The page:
So, what do you think is the real situation in the North-East right now?

With the decimation of Boko Haram by our courageous and gallant troops, the situation today in the North East is that a promise has been kept. Thousands of rescued captives have been returning to their liberated communities where normal life has returned. Night life has returned to Maiduguri and its environs. Commercial flights into the city have increased. The Nigerian State has been able to restore normalcy to most of the areas affected by the insurgency. Hotel accommodation in Maiduguri today is not easy to get which also attests to the fact that the Nigerian government has effectively fast-tracked the return of peace to the region. This is significant and commendable. It must be emphasized that we have a military with the spirit and soul to defend this country against external aggression. This is the same military whose personnel are doing very well in United Nations peace-keeping operations across the globe. This is the same military that saw that the fallout of the last presidential elections in the Gambia did not degenerate into a long-drawn crisis. What we need now is to address the civilian component of the security architecture. This civilian support is very important. We have confidence in the resilience of our armed forces under CDS, General Olonisakin and his capable service chiefs whose patriotic efforts have guaranteed us national security and stability especially as the nation enters another election cycle ahead of 2019.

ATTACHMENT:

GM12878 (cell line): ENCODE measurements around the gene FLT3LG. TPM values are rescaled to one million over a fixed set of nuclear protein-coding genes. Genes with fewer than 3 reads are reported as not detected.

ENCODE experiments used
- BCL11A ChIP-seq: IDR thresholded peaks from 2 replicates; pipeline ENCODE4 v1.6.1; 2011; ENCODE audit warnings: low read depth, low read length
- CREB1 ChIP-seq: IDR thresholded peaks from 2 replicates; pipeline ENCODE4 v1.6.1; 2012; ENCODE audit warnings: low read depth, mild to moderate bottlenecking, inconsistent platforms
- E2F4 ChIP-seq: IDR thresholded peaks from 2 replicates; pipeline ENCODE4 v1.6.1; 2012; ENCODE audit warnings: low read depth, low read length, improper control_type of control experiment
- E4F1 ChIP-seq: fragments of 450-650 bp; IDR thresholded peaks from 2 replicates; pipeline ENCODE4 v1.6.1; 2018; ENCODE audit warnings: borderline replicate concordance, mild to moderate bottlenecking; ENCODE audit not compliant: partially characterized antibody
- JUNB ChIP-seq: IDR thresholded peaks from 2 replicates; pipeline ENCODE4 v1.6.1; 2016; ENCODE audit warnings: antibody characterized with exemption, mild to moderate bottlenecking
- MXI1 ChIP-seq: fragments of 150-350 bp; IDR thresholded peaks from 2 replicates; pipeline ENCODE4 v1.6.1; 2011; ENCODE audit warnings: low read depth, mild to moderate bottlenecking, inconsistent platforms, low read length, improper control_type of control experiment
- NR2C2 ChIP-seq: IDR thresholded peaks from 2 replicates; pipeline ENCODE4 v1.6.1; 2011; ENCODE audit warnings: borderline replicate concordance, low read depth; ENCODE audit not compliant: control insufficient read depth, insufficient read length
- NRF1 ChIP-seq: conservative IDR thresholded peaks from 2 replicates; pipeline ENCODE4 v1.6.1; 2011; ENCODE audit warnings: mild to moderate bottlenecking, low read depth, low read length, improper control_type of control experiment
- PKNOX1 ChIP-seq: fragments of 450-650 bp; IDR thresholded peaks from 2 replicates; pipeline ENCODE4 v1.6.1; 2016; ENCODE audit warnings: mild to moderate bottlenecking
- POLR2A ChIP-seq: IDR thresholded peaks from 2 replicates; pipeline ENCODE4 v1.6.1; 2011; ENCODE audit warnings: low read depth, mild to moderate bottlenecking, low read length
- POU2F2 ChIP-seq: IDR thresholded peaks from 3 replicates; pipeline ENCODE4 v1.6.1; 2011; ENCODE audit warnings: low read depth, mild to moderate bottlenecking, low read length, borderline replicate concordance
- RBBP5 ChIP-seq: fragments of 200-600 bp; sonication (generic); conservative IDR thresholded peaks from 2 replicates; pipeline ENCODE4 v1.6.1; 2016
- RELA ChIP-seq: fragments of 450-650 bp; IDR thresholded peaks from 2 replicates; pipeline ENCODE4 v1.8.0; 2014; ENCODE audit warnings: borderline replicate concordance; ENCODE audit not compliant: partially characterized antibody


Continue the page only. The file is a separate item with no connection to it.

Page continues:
But this war has lingered, what do you think is responsible?

Historically, the war against terrorism tends to linger because terrorism runs on many legs. Indoctrination makes it difficult to fight because you are dealing with the mind. You are dealing with people with disoriented minds. Our military can only handle conventional war. It takes the entire super-structure of the society to muzzle terrorism. It requires a multi-pronged approach Therefore, the counter-terrorism appears protracted because most Nigerians are yet to realise the magnitude of the problems at hand. Most Nigerians need to know that we are in war. The war in the North East is a war of narratives which we have unwittingly allowed Boko Haran to dictate. Everybody sees it as a fight for the military alone. This explains the people’s low involvement. They don’t know the nation is in war. Equally worrisome is that our media which should set agenda for the society treats Boko Haram as if it were a State. They confer on them the status of States. They glamorize Boko Haram’s activities making them look larger than life. The recent attacks on Gudumbali and Damasak are instances of the sect’s tendency to spread the false narrative of panic, fear and terror. The activities of the several NGOs being sustained by international donors do not indicate that they want the war to end now.